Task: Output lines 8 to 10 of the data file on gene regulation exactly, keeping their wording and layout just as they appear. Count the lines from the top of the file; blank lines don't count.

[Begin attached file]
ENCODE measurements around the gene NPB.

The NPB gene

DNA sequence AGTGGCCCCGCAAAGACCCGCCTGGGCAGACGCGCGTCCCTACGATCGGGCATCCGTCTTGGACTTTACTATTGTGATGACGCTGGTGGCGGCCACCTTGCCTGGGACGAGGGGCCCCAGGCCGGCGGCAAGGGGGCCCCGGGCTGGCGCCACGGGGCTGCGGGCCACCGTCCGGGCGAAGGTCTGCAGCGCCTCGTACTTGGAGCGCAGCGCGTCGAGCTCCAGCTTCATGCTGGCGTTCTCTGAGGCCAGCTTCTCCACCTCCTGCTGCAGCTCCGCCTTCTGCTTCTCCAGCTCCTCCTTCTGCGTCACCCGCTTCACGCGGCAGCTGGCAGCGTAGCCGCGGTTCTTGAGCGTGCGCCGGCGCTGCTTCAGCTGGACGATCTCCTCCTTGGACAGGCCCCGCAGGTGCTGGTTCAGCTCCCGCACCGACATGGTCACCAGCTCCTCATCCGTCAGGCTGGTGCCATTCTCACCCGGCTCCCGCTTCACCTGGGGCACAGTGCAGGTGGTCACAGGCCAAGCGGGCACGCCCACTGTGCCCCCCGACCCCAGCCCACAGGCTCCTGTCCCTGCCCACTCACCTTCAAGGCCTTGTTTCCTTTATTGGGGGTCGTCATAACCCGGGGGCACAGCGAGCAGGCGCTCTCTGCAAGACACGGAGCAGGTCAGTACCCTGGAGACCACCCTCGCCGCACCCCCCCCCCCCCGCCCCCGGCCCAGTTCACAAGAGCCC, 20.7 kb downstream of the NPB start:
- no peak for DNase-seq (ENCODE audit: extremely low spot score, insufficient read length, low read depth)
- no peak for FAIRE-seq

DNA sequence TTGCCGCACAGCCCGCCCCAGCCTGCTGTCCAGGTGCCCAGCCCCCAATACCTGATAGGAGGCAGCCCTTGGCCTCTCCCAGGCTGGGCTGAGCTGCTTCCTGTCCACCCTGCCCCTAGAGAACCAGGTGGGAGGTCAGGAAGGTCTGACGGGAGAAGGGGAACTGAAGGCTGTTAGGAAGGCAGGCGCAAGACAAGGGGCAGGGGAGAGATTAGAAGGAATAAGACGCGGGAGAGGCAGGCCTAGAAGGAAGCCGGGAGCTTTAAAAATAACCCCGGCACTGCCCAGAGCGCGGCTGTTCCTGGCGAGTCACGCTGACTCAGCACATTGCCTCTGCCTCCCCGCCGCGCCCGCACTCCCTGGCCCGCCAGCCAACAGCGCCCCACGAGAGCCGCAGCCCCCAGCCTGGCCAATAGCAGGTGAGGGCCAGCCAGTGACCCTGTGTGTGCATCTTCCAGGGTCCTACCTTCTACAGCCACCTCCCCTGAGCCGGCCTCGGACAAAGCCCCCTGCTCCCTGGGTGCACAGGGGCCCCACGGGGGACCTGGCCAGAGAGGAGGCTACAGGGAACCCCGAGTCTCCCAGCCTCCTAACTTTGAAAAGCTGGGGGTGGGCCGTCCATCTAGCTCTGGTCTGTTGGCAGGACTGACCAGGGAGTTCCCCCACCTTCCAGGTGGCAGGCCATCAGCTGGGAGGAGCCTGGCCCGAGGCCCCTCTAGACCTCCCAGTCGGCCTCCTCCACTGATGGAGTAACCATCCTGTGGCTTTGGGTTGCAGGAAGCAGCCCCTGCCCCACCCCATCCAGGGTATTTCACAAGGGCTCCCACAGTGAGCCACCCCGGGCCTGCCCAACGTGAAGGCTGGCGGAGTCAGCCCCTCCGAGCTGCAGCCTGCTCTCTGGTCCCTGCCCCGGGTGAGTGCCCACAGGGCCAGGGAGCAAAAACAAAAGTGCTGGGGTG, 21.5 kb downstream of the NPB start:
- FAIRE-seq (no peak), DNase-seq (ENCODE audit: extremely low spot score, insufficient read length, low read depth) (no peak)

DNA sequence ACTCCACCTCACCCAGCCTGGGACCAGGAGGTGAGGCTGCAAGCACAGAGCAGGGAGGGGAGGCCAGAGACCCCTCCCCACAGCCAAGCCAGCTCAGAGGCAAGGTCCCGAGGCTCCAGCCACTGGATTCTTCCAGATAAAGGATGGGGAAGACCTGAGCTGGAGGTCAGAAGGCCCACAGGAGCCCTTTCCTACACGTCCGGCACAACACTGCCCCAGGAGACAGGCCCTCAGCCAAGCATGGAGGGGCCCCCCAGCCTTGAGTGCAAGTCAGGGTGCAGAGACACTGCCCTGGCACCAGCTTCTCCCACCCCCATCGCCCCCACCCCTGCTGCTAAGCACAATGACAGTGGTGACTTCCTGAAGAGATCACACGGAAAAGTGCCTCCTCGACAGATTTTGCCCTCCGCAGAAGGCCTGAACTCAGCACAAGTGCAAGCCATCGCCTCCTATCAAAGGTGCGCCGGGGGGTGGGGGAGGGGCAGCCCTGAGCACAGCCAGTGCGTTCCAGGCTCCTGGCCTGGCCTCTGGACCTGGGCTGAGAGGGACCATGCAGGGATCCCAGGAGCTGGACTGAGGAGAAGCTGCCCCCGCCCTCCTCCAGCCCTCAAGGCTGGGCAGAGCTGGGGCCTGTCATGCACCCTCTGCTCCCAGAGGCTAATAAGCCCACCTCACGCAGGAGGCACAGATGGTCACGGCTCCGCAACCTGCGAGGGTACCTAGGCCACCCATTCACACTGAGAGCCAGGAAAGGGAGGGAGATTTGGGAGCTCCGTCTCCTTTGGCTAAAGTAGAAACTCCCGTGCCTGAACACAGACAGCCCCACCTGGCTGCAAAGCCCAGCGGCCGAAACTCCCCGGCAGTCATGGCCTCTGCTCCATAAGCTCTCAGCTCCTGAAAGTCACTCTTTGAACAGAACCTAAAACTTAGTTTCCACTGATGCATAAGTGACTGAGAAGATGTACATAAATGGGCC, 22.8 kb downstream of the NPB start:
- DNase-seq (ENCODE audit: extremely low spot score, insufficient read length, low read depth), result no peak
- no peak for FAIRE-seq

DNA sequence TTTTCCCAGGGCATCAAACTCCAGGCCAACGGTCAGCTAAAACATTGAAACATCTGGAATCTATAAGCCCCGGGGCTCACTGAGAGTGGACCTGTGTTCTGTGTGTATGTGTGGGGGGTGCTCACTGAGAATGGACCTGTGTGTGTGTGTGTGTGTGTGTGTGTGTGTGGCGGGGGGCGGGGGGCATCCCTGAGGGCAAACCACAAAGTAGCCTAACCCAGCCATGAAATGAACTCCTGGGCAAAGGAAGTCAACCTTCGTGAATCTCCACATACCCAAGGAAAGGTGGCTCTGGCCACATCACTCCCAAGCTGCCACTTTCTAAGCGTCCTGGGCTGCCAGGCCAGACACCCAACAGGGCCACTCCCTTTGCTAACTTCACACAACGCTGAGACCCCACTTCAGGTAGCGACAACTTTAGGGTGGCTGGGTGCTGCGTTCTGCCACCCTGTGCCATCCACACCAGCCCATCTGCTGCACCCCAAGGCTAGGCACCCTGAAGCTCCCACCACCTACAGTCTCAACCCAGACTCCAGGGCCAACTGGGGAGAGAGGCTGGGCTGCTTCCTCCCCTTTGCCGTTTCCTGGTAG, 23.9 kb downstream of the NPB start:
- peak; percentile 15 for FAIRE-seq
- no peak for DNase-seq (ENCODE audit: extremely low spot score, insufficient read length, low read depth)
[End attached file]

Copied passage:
DNA sequence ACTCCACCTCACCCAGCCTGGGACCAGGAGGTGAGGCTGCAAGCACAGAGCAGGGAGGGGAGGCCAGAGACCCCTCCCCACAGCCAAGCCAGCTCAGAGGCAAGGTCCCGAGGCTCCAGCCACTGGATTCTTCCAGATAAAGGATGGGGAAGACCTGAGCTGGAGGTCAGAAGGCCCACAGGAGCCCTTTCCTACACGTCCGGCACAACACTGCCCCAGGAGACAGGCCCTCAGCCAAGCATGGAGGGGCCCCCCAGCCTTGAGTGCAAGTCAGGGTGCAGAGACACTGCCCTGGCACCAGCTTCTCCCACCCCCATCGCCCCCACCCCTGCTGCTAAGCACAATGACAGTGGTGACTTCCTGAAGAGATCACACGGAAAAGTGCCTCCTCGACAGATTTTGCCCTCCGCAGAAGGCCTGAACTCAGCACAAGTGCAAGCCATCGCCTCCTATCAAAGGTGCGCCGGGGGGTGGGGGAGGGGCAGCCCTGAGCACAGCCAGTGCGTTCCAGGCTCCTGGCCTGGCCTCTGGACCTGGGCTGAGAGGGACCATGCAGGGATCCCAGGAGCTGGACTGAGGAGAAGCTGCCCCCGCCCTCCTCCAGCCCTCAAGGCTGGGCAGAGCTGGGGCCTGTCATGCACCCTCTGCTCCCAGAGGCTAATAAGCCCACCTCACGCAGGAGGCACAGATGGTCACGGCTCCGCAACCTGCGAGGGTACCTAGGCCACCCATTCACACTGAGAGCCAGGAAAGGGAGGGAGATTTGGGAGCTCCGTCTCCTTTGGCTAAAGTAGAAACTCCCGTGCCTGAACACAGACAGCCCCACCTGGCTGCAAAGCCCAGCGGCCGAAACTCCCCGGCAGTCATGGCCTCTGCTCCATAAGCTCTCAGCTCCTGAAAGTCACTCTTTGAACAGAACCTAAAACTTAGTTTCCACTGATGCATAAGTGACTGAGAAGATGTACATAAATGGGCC, 22.8 kb downstream of the NPB start:
- DNase-seq (ENCODE audit: extremely low spot score, insufficient read length, low read depth), result no peak
- no peak for FAIRE-seq